The Captive Queen at the Sam Wanamaker Playhouse
When beauty blinds a man’s judgement, chaos is bound to follow. Director Barrie Rutter takes the audience to a conclusion of Armageddon proportions with his last production for Northern Broadsides, the company he co-founded 25 years ago, by re-adapting John Dryden’s 1675 play Aureng-zebe as The Captive Queen, a story of love, power and revenge.
The Captive Queen premiered yesterday at Shakespeare’s Globe’s Sam Wanamaker Playhouse with a promising cast, including Rutter himself as the Emperor. Relocated to a 20th-century mill setting in Northern England, the play still contains the exotic air of Agra enhanced with live-performed Indian tunes. The old Emperor falls in love with Indamora (Neerja Naik), who is promised to one of his sons, Aurangzeb. When his son finds out, the drama begins to unfold. By the interval there are four men in love with the captive queen, all bewitched by her looks. And this only brings vengeance, because when there is no love what else is left?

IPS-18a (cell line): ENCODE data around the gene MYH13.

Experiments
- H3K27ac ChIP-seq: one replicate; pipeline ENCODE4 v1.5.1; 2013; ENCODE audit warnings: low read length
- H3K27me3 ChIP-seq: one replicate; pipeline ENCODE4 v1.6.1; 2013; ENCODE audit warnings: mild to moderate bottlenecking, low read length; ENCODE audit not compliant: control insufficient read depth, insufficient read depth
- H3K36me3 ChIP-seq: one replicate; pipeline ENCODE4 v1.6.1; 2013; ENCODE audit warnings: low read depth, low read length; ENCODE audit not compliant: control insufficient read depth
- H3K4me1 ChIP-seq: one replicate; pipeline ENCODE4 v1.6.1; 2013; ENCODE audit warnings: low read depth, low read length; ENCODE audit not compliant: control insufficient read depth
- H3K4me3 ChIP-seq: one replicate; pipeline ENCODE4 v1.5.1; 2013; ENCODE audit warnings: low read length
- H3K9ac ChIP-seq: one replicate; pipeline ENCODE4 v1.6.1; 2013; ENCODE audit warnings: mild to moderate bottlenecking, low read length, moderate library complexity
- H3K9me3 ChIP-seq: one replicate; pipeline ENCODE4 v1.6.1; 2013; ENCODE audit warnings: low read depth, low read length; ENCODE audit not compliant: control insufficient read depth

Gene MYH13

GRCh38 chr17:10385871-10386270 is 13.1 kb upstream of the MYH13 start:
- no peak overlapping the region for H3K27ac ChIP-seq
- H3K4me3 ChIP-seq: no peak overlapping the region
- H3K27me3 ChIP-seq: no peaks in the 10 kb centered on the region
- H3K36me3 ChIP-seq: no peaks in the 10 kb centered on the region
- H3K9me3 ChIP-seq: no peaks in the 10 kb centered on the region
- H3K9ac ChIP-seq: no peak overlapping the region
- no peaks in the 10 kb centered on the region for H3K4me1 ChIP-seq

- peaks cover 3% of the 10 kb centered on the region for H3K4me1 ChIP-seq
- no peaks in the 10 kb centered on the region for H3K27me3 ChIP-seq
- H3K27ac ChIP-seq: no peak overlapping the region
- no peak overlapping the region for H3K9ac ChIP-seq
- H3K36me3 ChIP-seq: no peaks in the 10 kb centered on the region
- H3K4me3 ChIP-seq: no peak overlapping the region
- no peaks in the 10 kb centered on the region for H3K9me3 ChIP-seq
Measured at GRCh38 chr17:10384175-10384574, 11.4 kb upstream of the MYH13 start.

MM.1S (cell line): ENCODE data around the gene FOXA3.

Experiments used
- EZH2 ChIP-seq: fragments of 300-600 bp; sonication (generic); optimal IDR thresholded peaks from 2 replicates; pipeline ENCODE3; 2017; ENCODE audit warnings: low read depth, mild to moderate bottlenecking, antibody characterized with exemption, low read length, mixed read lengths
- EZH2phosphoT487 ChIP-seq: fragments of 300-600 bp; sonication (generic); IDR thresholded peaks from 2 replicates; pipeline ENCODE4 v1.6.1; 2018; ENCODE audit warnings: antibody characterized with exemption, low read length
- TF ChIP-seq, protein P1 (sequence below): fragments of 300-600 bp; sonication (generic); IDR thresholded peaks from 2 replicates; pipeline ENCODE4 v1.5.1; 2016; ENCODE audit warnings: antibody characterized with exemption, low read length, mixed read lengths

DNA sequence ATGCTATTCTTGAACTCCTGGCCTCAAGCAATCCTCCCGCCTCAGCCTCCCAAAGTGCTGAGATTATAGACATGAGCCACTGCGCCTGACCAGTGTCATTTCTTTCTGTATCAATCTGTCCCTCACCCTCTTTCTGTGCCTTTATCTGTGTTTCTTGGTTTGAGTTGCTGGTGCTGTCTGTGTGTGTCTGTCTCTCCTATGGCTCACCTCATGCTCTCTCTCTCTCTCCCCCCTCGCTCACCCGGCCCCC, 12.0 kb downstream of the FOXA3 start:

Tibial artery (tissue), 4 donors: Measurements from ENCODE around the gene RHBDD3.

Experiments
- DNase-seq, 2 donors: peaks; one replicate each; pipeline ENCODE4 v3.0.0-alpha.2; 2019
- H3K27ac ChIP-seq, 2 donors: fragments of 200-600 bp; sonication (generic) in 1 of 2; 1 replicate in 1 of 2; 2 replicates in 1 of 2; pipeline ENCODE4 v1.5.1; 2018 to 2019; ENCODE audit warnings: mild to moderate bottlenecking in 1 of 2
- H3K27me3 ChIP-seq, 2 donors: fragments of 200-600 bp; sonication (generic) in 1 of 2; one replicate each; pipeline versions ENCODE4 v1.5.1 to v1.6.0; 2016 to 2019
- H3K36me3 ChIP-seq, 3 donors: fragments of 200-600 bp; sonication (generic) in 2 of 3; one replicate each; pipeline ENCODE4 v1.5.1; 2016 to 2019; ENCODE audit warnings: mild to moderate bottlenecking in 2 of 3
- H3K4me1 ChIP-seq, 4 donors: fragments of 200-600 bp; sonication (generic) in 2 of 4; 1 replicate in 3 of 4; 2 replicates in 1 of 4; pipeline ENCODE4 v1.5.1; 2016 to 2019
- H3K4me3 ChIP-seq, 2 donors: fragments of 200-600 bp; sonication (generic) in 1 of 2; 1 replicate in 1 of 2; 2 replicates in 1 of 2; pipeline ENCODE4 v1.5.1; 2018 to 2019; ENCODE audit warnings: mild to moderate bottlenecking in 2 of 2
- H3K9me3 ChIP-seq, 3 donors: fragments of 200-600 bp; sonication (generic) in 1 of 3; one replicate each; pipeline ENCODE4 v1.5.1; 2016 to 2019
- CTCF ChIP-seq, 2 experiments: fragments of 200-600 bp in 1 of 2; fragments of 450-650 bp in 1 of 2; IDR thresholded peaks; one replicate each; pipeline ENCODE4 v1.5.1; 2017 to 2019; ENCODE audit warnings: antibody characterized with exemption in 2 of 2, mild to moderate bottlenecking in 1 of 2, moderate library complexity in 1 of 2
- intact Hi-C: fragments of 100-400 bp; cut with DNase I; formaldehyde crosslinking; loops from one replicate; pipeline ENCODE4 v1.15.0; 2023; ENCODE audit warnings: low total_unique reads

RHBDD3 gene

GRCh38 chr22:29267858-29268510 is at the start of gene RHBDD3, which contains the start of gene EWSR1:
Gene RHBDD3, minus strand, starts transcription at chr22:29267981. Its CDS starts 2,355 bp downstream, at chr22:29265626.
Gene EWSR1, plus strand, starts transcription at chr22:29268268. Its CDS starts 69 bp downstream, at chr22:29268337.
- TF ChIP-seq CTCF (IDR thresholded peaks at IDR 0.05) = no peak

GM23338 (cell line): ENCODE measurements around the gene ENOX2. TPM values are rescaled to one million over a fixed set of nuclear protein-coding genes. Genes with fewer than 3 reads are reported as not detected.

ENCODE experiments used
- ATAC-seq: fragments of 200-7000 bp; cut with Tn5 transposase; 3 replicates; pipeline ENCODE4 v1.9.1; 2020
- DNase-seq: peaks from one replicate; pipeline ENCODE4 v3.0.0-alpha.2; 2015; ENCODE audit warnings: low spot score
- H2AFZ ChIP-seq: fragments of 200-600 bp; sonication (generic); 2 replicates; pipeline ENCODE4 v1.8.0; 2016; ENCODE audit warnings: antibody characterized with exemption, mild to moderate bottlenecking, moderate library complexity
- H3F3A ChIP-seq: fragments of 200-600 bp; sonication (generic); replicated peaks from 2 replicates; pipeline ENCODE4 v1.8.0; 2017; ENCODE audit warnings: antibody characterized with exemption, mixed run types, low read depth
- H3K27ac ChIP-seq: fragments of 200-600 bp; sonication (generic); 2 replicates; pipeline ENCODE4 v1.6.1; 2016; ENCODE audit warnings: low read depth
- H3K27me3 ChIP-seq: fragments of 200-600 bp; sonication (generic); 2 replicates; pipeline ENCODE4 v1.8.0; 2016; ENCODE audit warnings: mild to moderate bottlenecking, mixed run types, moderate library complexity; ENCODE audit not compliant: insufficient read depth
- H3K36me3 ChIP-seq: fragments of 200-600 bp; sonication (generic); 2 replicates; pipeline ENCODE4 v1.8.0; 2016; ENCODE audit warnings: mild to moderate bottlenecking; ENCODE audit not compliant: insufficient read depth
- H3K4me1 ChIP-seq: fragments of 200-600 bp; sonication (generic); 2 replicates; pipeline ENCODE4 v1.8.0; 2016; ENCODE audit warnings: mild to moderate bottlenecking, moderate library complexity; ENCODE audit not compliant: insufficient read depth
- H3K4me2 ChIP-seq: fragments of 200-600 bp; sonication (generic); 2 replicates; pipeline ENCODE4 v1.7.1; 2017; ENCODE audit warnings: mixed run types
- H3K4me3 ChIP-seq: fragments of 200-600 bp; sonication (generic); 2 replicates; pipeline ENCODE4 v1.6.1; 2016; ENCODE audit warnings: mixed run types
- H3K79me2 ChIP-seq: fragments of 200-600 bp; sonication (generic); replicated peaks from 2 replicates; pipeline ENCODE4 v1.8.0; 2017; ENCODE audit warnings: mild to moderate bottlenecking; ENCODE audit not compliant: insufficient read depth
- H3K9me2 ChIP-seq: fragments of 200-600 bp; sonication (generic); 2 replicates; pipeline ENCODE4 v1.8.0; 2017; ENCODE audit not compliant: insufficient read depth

The Emperor’s sons’ stepmother, Nourmahal (Angela Griffin), understands this only too well. Known mostly for parts in various soap operas, Griffin seems a little out of her depth with the classic tone. However, she delivers an intense, likeable performance that stands out, making theatregoers laugh in spite of the tragedy. Her northern accent suits her well, as does her sassiness. Together with Rutter, who is said to love rhyming couplets, they win the audience.
A sober stage design evokes India as do the costumes of coloured silks worn on top of ordinary blue overalls, but they would be impotent without the show-stealing music, which builds up the tension and announces the tragedy. The trio behind it all deserve a mention: Laurence Corns’s fabulous guitar, Keval Joshi’s elegant percussion, and Nawazish Ali Khan’s voice, which transports the audience to the magical allure of India.
The Captive Queen’s tale of pride, lust, despair and betrayal told in rhyming couplets might not be for everyone. But if high drama, excellent music, a diverse cast and an exotic twist sounds like your cup of tea, then this is a theatrical event that ought to be experienced.
Photo: Nobby Clark
The Captive Queen is at the Sam Wanamaker Playhouse from 2nd February until 4th March 2018. For further information or to book visit the theatre’s website here.